Monthly Archives: September 2012

How to stomp childhood cancer

We have an update for you about one of our extended family, Kezia Fitzgerald, whose daughter Saoirse was killed by a rare form of cancer last year after a courageous 9 month battle. Kezia & her husband, Mike, took up the fight against Neuroblastoma and created the Fitzgerald Cancer Fund. September has been Pediatric Cancer Awareness month, but even prior to that they’ve been very active. “We are really focusing on finding better ways to treat Neuroblastoma – focusing on non toxic and targeted options, rather than systemic chemo and radiation,” Kezia says. “We hope to spread awareness, as well as raise much-needed funds for less toxic treatments and trials. All of the current drugs used in ‘standard’ treatment are drugs developed over 30 years ago for adult cancers. We will change this. The next program we will be working on is grants for parents, but it is still in process.”

An early version of Kezia’s CareAline design for Saoirse.

In the meantime, Kezia and Mike have come up with a product that will hopefully make hospital patients a little more comfortable during their struggles. Their experience with Saoirse inspired Kezia to invent CareAline – a band of stretchable cloth sewn as either a sleeve (for the arm) or wrap (for the chest), with a hole and a pocket for a PICC or central line. Initially, Saoirse would tug at her own PICC line and it would irritate her skin where it was attached with tape. “I took out my sewing machine and some cotton fabric,” Kezia recalls, “and made this little sleeve with a pocket that I thought could hold the line in place without having to tape it to her skin.” The family has gone through several different designs, has filed for a patent and is building a business to market them.

Right now, Kezia and Mike are preparing for their next big fundraiser, an Arts and Artifacts Auction that’s coming up between Thanksgiving and Christmas. They need 2D and sculptural art, as well as collectibles (sports memorabilia, small antique items, classic/antique toys). The auction will be held online. You can find out more at their website.

There are also items for sale that benefit the fund. Plunkett Designs sells Fitzgerald Cancer Fund wish bracelets on Etsy.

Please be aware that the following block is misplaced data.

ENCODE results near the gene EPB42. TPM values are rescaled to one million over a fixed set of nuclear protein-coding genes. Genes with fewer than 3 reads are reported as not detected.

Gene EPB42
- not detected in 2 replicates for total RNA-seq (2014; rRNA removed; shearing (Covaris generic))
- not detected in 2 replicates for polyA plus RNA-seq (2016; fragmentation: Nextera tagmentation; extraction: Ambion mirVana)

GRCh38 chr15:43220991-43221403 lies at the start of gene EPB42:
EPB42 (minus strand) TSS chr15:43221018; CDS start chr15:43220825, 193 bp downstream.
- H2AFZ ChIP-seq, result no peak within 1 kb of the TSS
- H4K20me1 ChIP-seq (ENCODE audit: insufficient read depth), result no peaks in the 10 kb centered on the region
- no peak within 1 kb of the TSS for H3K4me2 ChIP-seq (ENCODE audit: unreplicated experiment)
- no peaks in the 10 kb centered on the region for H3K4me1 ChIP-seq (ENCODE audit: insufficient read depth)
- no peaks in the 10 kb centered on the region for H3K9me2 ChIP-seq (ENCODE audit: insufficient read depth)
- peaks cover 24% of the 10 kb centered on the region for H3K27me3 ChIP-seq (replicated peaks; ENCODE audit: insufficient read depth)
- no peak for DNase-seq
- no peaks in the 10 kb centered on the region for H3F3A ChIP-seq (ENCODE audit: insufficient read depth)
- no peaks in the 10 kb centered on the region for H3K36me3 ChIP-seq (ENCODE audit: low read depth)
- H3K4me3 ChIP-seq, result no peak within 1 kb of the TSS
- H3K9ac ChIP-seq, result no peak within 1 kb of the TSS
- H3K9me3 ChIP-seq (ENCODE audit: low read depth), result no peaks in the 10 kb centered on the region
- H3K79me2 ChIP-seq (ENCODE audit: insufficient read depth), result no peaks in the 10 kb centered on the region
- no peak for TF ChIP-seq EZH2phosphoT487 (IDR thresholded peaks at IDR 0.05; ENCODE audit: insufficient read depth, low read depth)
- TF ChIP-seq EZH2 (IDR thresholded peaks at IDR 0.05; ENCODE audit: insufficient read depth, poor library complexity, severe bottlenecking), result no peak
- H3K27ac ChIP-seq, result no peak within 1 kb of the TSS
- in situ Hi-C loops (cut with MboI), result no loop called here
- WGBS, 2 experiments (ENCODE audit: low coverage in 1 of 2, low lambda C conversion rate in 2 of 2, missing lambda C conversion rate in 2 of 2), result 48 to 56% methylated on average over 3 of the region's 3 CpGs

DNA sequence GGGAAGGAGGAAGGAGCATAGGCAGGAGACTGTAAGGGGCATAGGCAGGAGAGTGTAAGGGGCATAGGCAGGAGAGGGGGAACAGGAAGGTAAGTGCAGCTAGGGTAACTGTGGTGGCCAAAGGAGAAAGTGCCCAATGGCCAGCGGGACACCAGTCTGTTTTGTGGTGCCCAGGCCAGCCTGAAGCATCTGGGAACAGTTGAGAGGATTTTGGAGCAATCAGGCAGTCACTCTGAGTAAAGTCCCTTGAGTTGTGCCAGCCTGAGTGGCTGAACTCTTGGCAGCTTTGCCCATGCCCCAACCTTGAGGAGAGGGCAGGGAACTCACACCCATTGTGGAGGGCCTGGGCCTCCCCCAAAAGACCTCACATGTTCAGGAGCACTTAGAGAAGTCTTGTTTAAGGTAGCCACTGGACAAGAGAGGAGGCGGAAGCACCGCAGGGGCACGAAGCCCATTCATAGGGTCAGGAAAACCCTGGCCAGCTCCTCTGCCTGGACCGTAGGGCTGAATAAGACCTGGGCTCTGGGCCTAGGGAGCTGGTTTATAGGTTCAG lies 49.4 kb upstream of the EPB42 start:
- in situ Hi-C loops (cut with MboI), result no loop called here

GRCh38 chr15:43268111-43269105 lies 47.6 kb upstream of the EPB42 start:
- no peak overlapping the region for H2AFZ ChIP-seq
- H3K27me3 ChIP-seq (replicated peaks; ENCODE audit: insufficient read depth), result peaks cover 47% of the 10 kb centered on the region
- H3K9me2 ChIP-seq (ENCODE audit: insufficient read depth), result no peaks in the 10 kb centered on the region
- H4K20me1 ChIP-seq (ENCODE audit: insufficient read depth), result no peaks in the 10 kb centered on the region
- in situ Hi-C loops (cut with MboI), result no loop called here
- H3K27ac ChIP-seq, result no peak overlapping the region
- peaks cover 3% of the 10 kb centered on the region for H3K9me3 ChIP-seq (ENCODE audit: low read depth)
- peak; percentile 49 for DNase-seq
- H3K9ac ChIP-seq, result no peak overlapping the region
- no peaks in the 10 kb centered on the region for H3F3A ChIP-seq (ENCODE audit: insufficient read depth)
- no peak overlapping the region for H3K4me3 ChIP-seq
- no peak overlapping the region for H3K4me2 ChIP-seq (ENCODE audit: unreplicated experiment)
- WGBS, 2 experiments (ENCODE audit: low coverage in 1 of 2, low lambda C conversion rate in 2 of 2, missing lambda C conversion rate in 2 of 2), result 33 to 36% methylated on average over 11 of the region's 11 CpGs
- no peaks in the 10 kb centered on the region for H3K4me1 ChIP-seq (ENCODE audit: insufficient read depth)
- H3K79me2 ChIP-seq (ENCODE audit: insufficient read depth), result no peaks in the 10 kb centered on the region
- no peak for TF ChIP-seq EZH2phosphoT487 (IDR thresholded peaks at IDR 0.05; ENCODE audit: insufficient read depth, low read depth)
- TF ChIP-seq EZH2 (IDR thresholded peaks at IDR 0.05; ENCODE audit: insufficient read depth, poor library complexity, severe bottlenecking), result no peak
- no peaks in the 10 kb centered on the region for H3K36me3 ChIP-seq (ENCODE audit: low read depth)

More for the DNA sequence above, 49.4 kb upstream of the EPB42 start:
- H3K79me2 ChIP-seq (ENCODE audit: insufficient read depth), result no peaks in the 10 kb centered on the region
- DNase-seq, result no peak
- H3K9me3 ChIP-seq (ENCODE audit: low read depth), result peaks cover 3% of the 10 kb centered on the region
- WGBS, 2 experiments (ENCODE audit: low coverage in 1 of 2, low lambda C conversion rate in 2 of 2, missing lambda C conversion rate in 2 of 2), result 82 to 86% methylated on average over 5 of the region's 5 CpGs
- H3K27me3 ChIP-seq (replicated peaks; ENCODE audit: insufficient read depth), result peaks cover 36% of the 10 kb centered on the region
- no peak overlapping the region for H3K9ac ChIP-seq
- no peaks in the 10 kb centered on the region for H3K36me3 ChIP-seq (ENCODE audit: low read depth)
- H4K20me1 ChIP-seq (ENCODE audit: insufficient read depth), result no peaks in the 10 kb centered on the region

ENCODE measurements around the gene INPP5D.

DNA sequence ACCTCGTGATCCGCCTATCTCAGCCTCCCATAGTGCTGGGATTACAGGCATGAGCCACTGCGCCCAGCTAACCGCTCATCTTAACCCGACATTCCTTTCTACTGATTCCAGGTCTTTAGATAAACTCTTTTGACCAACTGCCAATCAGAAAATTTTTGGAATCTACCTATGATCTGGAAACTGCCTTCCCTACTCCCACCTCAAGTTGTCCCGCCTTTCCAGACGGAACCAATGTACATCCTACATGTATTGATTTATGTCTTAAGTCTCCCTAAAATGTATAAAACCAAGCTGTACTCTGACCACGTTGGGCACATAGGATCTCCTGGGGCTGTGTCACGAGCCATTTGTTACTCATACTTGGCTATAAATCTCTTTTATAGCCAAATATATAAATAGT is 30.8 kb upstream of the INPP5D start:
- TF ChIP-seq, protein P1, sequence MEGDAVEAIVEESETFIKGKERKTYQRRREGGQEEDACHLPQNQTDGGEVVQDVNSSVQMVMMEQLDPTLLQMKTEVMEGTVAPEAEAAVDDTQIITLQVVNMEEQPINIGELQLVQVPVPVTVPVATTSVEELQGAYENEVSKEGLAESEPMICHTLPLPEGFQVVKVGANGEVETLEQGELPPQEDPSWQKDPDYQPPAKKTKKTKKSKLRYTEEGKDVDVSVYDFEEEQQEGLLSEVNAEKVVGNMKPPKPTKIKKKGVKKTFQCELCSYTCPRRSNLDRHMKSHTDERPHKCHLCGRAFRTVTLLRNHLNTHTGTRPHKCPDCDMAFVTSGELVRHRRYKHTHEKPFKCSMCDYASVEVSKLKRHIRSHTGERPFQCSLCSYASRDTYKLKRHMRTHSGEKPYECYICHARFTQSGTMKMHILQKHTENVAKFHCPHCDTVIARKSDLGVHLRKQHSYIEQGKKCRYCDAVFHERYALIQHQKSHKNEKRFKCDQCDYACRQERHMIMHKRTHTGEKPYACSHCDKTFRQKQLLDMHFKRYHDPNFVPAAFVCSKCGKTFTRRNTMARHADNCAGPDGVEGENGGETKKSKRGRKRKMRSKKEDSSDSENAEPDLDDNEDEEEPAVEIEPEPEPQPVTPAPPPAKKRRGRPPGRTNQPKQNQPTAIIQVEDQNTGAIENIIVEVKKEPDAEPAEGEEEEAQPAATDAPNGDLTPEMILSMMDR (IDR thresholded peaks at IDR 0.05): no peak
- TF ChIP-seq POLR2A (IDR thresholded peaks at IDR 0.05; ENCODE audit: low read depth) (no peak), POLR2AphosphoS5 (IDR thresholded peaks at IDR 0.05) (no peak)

In the fund’s website shop, there are Euro Charm Bracelets – a bangle style bracelet with 6 charms. Each charm represents something about Saoirse and Neuroblastoma. Either of these items would be great gift ideas for the upcoming holiday season, as well as a way to support a worthy cause

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Saturday Evening Post custom framing cover from 1955

The cover illustration on this Saturday Evening Post from April 30, 1955 caught our eye when it showed up on the Larson-Juhl Facebook page. We couldn’t tell what the original source of the image was, so after a little sleuthing (thanks inter-webs!) we found a copy of the issue on eBay. Of course, none of the content has anything to do with framing, instead full of articles like “My Husband Crashed in the Jungle,” and “Why Britain Thinks We Don’t Know What We’re Doing”. Needless to say, we were pretty tickled by the sight of such a disgruntled old-timey clerk – the complete opposite of what we practice when it comes to customer service. That lady should’ve come to us!
The oddest thing of all was the little write-up inside that told a story behind the image. Here’s the exact text without any changes to wording or punctuation –

“So the amateur paintress has come up with this floral tempest erupting from a teapot. With Mr. Dohanos’ help. The painting is really not bad and it is not really good, and a creative hobby does wonders for the soul, which graceful comment lets us out of further art criticism, thank heaven. Turning to economics, it says on the framer’s sign that time is money, and it says here that a good picture frame is money, too, which observation illustrates the law of supply and demand, and gets us out of that, too. Turning finally to physics, even if the lady eventually decides not to frame her painting after all, it won’t matter much to posterity, for that pitcher is going to slide off the table and bust. Illustrating Newton’s